During Apple's earnings conference call on Tuesday, CEO Tim Cook fielded an analyst's question regarding Apple's product releases during the Fall 2012 quarter and delivered a surprisingly candid answer.
Addressing the shipping delays that plagued Apple's new iMacs, Cook articulated that Apple should had waited to release its new iMac models until this year.
"I don't spend a lot of time looking back except to learn from it," Cook explained. "If we could run it over, frankly, I would have announced the iMac after the turn of the year. We felt customers had to wait too long for that specific product."
Cook explained that despite supply constraints for the iPad mini, he would not have changed its release date, because they were still able to get the device out to millions of customers.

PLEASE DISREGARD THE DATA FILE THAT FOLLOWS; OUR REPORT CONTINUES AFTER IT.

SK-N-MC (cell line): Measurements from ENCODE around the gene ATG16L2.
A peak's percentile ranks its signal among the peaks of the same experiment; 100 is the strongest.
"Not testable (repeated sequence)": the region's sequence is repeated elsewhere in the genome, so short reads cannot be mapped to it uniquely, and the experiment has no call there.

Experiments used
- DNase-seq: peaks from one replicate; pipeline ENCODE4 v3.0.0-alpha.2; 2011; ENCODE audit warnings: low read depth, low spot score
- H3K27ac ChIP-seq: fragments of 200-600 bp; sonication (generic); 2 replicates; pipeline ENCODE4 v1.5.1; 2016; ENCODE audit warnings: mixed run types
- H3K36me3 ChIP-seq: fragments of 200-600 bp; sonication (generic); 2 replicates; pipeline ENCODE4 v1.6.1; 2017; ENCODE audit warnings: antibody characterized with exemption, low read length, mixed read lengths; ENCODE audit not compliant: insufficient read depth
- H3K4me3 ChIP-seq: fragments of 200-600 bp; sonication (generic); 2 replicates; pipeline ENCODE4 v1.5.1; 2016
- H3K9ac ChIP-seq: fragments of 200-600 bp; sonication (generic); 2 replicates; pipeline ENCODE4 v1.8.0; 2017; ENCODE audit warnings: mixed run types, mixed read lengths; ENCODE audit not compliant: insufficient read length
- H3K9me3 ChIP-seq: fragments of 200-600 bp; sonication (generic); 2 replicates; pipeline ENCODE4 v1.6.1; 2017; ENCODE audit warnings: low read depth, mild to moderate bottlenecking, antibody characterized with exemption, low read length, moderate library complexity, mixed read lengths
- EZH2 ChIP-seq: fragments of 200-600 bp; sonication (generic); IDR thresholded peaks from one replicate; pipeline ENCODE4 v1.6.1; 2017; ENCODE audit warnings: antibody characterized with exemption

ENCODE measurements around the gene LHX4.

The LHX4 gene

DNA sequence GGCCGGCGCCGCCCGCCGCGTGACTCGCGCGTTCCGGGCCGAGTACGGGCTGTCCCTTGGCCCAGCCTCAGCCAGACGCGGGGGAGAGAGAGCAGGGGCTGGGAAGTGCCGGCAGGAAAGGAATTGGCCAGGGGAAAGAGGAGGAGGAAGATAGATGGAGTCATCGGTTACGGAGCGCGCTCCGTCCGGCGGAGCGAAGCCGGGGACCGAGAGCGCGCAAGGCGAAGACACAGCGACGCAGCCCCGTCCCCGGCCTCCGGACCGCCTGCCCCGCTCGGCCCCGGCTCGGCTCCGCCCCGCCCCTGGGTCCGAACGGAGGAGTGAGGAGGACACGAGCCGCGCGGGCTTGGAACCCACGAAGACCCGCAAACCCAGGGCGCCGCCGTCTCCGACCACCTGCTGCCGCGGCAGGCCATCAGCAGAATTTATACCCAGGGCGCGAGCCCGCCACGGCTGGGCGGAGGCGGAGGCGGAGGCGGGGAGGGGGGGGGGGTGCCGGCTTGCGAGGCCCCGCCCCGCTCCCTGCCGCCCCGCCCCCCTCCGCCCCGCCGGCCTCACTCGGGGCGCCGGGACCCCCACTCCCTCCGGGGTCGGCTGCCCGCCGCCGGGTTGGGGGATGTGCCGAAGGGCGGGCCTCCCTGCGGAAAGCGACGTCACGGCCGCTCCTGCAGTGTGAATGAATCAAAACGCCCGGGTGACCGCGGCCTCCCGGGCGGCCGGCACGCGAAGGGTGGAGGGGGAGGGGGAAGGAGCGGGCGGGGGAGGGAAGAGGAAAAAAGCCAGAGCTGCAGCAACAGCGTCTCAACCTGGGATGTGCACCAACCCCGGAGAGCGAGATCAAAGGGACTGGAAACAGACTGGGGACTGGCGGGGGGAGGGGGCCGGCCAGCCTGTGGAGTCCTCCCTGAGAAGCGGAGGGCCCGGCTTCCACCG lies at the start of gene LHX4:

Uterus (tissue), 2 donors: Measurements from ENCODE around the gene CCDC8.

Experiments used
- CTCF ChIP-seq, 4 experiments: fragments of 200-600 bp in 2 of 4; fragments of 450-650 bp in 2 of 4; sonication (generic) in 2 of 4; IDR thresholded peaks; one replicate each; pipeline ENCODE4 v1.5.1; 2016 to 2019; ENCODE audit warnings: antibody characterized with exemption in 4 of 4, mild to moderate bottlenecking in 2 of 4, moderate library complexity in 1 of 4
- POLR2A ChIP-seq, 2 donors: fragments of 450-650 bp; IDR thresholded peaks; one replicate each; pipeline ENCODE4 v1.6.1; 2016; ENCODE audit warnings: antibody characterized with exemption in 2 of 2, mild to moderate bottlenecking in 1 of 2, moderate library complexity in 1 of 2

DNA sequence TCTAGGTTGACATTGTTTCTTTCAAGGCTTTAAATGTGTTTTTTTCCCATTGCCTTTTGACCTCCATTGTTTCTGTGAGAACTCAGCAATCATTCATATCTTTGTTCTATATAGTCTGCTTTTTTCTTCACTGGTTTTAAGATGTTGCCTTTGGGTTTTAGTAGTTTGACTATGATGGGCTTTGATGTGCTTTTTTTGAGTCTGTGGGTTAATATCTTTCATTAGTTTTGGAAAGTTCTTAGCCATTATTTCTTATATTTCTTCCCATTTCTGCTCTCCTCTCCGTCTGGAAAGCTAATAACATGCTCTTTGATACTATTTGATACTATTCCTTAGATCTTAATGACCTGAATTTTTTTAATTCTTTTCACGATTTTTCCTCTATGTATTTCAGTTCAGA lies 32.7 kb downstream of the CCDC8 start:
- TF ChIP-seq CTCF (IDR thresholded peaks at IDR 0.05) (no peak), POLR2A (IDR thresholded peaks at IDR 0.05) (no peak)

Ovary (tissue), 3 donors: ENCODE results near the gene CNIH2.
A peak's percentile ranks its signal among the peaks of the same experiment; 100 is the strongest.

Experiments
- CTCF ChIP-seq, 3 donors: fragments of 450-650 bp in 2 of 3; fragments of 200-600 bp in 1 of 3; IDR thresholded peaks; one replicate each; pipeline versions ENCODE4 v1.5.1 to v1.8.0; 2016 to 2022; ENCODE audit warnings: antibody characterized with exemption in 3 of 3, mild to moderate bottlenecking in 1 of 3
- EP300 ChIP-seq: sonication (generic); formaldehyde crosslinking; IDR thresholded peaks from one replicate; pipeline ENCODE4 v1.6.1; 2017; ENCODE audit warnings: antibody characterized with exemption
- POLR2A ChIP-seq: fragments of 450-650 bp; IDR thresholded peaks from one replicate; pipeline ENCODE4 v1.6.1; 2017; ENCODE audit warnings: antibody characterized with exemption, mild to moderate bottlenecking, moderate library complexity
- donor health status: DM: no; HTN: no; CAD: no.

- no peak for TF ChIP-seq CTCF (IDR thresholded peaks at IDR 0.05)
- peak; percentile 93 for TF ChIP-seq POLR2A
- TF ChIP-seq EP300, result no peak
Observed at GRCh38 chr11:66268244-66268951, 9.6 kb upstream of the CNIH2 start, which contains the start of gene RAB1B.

While supply problems for new Apple products are not uncommon -- the company tends to push its contract manufacturers and component suppliers to their limits in pursuit of "insanely great" devices -- the shipment delays associated with Apple's recent iMac refresh were atypically long. Since its release in November, Apple struggled to keep up with demand.
For quite some time, shipping delays for the all-in-one desktop computer stretched for as long as three to five weeks. It wasn't until early March that Apple seemed to get a grasp on production issues, resulting in a much more reasonable shipping time of just one to three business days.
Apple is always keen on pushing the envelope in terms of manufacturing processes, and it's suspected that Apple's iMac supply issues were rooted in a new lamination process used to keep the new iMac screen as thin as possible.